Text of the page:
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Ex-Oakland star Kendrick Nunn vows to return stronger after hitting rookie wall with Heat

Ira Winderman
Sun Sentinel

At 24, Kendrick Nunn is not your typical rookie. This initial season with the Miami Heat was preceded by a full season in the G League, one at Oakland University and three at Illinois.

Yet with all that experience, there has been nothing like this grueling first NBA ride.

It is why, even now, while at rest amid the league’s shutdown, Nunn appreciates more is needed when it comes to preparations for future seasons.

Heat guard Kendrick Nunn was averaging 15.6 points per game before the NBA season was suspended.

“One thing that I want to improve on going into my second season is how I maintain my body, to be able to be prepared for that full season,” he said during a video appearance on the NBA’s Twitter feed.

Despite missing three games in late January due to an Achilles issue, Nunn has appeared in 62 this season, all starts, as part of the push to the 41-24 record held by the Heat when the coronavirus outbreak put play on hold on March 11.

“There was a time in this season where I felt my body had hit a wall,” he said, “and that’s just because I wasn’t used to playing that many games.”

As a matter of perspective, Nunn played 35, 33, 28 and 30 games in his four college seasons, before going undrafted in 2018. He then played 49 games for the Santa Cruz Warriors of the G League in 2018-19, before being signed by the Heat on the final day of that season.

“So going into my second season, I will definitely take more care of my body and maintenance, and be ready for the full season,” he said.

With this 2019-20 season assuredly to be shortened in order for the NBA to move to the playoffs when the league, if possible, resumes this summer, it won’t be until next season when the 6-foot-2 guard gets to experience a full NBA ride. And even then, with next season to start in December or later, it is possible 2020-21 also becomes truncated.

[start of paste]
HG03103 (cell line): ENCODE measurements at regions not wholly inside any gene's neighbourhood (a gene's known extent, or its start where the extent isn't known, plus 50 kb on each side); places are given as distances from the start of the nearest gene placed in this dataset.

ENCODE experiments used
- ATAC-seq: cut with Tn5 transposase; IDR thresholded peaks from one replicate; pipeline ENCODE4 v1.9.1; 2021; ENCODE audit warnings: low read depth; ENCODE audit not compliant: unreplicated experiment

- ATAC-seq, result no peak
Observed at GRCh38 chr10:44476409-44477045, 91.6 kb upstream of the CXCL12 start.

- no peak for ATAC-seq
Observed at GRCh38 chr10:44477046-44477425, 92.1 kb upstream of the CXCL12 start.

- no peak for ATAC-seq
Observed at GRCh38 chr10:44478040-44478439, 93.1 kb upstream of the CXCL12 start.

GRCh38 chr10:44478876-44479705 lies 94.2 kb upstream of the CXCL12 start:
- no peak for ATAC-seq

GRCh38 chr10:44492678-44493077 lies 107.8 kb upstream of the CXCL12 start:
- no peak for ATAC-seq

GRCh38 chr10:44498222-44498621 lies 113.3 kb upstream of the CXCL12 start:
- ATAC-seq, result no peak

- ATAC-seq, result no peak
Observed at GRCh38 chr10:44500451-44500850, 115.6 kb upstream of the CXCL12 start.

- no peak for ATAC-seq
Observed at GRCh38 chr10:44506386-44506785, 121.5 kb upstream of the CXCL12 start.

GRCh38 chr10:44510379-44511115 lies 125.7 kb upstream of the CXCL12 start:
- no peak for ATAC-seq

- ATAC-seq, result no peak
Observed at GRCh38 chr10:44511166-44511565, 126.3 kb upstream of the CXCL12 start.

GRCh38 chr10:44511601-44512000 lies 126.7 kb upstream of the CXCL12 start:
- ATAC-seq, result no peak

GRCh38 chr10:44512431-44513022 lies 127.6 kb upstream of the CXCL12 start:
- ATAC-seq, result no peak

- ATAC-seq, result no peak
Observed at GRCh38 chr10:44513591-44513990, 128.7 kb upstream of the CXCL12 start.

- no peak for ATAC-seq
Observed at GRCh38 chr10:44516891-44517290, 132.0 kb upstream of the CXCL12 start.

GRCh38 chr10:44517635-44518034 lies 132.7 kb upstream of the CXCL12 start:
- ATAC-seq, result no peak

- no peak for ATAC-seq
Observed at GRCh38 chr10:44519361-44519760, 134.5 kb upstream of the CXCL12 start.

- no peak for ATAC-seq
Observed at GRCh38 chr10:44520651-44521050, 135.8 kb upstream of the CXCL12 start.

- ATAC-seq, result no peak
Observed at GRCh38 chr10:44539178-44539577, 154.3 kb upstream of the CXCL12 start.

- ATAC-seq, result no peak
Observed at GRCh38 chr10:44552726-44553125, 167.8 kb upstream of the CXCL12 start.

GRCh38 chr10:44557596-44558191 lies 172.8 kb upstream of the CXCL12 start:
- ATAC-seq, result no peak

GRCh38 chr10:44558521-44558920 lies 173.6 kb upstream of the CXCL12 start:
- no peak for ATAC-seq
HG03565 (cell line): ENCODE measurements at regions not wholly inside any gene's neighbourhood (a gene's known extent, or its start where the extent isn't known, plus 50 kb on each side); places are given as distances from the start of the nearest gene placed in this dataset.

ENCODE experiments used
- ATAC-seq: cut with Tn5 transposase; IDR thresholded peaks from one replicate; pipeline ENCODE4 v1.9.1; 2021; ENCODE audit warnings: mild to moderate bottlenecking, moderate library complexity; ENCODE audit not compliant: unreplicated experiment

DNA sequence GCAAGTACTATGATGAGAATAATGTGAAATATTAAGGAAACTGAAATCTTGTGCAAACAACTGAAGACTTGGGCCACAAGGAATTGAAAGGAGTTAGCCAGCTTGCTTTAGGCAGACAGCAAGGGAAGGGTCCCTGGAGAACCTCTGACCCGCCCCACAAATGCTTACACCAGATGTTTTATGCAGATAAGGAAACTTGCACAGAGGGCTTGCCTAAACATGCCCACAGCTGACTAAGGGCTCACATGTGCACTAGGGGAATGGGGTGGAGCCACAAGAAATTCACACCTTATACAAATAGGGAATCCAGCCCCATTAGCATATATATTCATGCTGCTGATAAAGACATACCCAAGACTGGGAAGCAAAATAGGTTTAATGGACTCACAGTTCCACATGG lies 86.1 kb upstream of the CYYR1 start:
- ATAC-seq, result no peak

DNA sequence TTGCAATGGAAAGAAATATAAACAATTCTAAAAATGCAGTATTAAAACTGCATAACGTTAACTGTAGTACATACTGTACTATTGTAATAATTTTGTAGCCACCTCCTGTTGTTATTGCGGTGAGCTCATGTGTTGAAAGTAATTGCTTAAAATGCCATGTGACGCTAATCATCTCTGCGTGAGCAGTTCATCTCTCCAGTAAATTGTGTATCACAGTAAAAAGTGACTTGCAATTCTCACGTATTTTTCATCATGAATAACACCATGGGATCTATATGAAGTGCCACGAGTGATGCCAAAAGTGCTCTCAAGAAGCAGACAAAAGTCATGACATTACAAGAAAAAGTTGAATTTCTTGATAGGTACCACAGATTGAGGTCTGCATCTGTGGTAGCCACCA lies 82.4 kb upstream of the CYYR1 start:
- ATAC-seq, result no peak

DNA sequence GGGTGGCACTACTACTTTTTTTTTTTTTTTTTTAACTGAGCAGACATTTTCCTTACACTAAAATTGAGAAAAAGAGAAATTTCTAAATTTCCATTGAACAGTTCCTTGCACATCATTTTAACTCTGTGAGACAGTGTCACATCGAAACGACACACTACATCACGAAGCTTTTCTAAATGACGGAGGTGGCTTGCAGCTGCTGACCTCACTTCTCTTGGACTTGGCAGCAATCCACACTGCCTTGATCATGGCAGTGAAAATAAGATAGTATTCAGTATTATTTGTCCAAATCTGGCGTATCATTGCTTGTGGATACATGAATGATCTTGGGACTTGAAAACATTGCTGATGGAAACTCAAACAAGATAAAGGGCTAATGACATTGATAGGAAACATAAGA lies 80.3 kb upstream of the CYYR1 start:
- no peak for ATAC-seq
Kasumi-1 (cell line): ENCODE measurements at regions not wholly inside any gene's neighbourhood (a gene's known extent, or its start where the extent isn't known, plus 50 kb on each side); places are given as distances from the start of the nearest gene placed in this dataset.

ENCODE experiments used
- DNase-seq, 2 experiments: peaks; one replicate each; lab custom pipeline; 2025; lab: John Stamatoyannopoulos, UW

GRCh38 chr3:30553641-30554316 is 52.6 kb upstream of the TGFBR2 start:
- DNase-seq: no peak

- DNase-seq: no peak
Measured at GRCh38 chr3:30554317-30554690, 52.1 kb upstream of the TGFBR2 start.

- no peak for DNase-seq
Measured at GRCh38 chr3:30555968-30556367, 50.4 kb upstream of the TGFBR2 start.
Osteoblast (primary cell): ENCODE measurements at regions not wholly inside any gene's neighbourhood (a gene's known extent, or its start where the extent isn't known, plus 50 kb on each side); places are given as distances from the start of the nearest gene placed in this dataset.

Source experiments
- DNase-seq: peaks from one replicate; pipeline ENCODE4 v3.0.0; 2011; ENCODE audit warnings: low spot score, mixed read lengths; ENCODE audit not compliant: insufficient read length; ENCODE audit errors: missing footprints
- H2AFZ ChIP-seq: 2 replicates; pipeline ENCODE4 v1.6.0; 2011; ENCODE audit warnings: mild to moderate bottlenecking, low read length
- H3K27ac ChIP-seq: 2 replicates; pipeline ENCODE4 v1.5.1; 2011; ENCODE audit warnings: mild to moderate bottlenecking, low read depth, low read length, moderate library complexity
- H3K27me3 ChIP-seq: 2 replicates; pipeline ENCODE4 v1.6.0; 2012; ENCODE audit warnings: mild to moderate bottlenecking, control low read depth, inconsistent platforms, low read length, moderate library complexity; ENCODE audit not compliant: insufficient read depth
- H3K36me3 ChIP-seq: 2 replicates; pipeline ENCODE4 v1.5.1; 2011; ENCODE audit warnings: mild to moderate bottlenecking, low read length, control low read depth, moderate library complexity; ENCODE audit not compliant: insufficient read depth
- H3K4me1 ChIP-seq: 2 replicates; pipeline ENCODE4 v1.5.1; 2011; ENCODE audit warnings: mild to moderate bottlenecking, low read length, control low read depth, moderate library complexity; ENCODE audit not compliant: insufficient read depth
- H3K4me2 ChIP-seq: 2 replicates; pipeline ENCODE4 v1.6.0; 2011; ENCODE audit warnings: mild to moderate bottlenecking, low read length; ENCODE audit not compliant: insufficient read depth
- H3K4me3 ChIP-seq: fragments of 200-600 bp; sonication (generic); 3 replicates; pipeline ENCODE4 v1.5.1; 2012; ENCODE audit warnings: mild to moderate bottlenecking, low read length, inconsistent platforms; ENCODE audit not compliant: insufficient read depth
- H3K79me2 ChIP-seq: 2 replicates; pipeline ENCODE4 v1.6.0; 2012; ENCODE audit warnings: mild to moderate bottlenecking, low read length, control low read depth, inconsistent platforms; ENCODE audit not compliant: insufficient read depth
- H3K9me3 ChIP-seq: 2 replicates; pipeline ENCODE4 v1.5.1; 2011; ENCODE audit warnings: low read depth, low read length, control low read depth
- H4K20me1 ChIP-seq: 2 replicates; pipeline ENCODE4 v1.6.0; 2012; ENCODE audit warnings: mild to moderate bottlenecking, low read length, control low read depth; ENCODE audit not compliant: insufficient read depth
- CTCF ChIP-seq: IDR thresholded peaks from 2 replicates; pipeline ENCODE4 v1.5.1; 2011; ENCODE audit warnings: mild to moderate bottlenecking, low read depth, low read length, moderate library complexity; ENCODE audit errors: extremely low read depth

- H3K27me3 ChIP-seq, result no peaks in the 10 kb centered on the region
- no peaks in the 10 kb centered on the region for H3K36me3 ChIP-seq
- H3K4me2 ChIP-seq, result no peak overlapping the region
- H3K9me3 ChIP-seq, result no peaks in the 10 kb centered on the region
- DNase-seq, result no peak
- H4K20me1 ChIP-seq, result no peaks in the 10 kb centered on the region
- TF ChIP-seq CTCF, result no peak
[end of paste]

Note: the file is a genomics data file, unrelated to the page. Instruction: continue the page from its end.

Because of the disjointed nature of his NBA indoctrination, Nunn said it made his season in the G League, with the Golden State Warriors’ affiliate, all the more essential — and rewarding.

“Spending one year in the G League helped me prepare for my role in the NBA in a tremendous way,” he said. “Just spending that one full year in the G League and getting familiar with the professional level of basketball helped me prepare for a starting role with the Miami Heat.”

Just as the Heat promote the impact that time with their G League affiliate, the Sioux Falls Skyforce, has had with the likes of former Wolverine Duncan Robinson and Derrick Jones Jr., Nunn cited one particular benefit of his G League tour.

“One specifically that I noticed is my pace on the offensive end, with the ball in my hands coming off screen and rolls and things like that,” he said, “being able to make plays and making the right reads off pick and rolls.”

While answering Twitter questions, Nunn revealed his ultimate rookie challenge.

“The toughest player I’ve had to guard in the league was Kemba Walker,” he said of the Boston Celtics guard he could face in the postseason.

He also said he spent his idle Sundays like most in the league, with the Chicago native tuned into ESPN’s Michael Jordan documentary, "The Last Dance."

“It gave me and the rest of the world that didn’t get to experience the Jordan era, it let us know how it was back then,” he said.